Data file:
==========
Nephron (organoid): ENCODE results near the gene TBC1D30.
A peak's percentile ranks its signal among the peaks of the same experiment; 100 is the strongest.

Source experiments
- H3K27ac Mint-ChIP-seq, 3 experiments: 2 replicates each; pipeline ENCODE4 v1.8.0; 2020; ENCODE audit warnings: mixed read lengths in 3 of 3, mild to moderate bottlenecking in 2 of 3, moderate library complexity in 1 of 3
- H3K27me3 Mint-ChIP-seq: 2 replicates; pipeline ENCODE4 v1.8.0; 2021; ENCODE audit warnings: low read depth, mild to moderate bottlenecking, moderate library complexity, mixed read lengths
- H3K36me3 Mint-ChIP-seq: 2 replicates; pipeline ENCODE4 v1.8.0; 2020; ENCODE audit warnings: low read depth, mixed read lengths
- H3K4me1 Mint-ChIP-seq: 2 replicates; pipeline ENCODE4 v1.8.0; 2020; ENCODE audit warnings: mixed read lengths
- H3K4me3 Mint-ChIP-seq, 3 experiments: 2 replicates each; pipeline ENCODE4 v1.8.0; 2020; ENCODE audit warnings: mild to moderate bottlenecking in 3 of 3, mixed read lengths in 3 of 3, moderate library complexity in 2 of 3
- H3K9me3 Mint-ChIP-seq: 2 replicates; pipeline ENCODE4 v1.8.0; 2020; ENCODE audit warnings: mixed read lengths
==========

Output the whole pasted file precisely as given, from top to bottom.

Nephron (organoid): ENCODE results near the gene TBC1D30.
A peak's percentile ranks its signal among the peaks of the same experiment; 100 is the strongest.

Source experiments
- H3K27ac Mint-ChIP-seq, 3 experiments: 2 replicates each; pipeline ENCODE4 v1.8.0; 2020; ENCODE audit warnings: mixed read lengths in 3 of 3, mild to moderate bottlenecking in 2 of 3, moderate library complexity in 1 of 3
- H3K27me3 Mint-ChIP-seq: 2 replicates; pipeline ENCODE4 v1.8.0; 2021; ENCODE audit warnings: low read depth, mild to moderate bottlenecking, moderate library complexity, mixed read lengths
- H3K36me3 Mint-ChIP-seq: 2 replicates; pipeline ENCODE4 v1.8.0; 2020; ENCODE audit warnings: low read depth, mixed read lengths
- H3K4me1 Mint-ChIP-seq: 2 replicates; pipeline ENCODE4 v1.8.0; 2020; ENCODE audit warnings: mixed read lengths
- H3K4me3 Mint-ChIP-seq, 3 experiments: 2 replicates each; pipeline ENCODE4 v1.8.0; 2020; ENCODE audit warnings: mild to moderate bottlenecking in 3 of 3, mixed read lengths in 3 of 3, moderate library complexity in 2 of 3
- H3K9me3 Mint-ChIP-seq: 2 replicates; pipeline ENCODE4 v1.8.0; 2020; ENCODE audit warnings: mixed read lengths